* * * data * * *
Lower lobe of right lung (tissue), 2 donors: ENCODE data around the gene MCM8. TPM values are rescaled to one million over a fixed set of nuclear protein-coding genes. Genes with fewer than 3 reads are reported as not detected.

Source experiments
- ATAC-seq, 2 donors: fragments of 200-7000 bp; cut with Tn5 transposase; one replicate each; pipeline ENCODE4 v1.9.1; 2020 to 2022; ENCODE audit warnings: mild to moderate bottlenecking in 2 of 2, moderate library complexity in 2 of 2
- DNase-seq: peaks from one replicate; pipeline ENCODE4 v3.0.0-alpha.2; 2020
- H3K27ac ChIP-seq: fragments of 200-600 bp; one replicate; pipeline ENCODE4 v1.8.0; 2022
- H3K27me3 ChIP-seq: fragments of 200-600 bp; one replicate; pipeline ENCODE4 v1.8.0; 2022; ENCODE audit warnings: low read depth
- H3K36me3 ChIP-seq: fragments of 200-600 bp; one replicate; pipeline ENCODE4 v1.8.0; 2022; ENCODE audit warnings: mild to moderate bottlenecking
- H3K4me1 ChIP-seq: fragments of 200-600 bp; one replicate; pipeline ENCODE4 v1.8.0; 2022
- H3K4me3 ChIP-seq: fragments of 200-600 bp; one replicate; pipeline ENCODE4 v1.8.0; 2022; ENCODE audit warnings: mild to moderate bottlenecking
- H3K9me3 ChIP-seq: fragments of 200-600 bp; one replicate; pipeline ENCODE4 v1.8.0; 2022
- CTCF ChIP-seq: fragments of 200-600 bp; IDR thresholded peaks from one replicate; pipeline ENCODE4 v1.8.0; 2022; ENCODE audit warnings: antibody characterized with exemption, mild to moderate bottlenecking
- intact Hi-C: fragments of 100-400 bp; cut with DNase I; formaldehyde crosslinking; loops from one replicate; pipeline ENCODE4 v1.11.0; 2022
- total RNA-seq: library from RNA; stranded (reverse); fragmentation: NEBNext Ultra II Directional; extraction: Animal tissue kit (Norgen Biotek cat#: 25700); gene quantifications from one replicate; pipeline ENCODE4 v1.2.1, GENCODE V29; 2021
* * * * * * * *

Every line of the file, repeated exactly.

Lower lobe of right lung (tissue), 2 donors: ENCODE data around the gene MCM8. TPM values are rescaled to one million over a fixed set of nuclear protein-coding genes. Genes with fewer than 3 reads are reported as not detected.

Source experiments
- ATAC-seq, 2 donors: fragments of 200-7000 bp; cut with Tn5 transposase; one replicate each; pipeline ENCODE4 v1.9.1; 2020 to 2022; ENCODE audit warnings: mild to moderate bottlenecking in 2 of 2, moderate library complexity in 2 of 2
- DNase-seq: peaks from one replicate; pipeline ENCODE4 v3.0.0-alpha.2; 2020
- H3K27ac ChIP-seq: fragments of 200-600 bp; one replicate; pipeline ENCODE4 v1.8.0; 2022
- H3K27me3 ChIP-seq: fragments of 200-600 bp; one replicate; pipeline ENCODE4 v1.8.0; 2022; ENCODE audit warnings: low read depth
- H3K36me3 ChIP-seq: fragments of 200-600 bp; one replicate; pipeline ENCODE4 v1.8.0; 2022; ENCODE audit warnings: mild to moderate bottlenecking
- H3K4me1 ChIP-seq: fragments of 200-600 bp; one replicate; pipeline ENCODE4 v1.8.0; 2022
- H3K4me3 ChIP-seq: fragments of 200-600 bp; one replicate; pipeline ENCODE4 v1.8.0; 2022; ENCODE audit warnings: mild to moderate bottlenecking
- H3K9me3 ChIP-seq: fragments of 200-600 bp; one replicate; pipeline ENCODE4 v1.8.0; 2022
- CTCF ChIP-seq: fragments of 200-600 bp; IDR thresholded peaks from one replicate; pipeline ENCODE4 v1.8.0; 2022; ENCODE audit warnings: antibody characterized with exemption, mild to moderate bottlenecking
- intact Hi-C: fragments of 100-400 bp; cut with DNase I; formaldehyde crosslinking; loops from one replicate; pipeline ENCODE4 v1.11.0; 2022
- total RNA-seq: library from RNA; stranded (reverse); fragmentation: NEBNext Ultra II Directional; extraction: Animal tissue kit (Norgen Biotek cat#: 25700); gene quantifications from one replicate; pipeline ENCODE4 v1.2.1, GENCODE V29; 2021